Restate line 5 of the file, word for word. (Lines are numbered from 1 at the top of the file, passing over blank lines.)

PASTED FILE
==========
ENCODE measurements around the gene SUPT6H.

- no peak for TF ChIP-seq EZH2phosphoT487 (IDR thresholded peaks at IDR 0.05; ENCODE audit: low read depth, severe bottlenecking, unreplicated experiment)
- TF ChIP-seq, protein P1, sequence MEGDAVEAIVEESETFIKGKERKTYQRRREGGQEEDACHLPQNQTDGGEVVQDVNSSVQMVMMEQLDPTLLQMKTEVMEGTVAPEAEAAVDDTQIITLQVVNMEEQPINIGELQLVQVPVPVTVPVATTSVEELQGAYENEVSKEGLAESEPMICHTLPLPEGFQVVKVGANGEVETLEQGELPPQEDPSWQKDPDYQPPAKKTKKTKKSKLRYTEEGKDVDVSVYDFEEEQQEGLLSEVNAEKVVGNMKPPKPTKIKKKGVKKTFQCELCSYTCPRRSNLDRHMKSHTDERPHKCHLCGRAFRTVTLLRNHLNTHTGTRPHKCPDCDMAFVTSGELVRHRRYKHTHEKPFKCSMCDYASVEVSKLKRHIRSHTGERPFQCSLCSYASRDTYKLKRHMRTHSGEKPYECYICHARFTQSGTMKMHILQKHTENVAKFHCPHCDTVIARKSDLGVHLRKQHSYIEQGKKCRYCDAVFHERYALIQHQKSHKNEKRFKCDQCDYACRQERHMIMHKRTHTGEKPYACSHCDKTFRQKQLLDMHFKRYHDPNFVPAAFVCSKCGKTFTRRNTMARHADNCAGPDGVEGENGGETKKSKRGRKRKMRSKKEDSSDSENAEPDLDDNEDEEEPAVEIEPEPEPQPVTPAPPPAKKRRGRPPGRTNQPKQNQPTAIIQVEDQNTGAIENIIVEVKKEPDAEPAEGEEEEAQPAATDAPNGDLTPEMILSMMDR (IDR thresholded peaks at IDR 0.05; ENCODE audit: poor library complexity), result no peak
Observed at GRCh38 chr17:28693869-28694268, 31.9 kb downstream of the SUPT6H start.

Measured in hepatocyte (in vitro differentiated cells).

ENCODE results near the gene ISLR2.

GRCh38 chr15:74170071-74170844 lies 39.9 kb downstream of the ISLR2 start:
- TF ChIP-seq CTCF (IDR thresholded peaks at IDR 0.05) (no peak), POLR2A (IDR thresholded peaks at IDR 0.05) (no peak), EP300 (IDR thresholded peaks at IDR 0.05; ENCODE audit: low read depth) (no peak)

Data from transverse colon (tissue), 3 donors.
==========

Measured in hepatocyte (in vitro differentiated cells).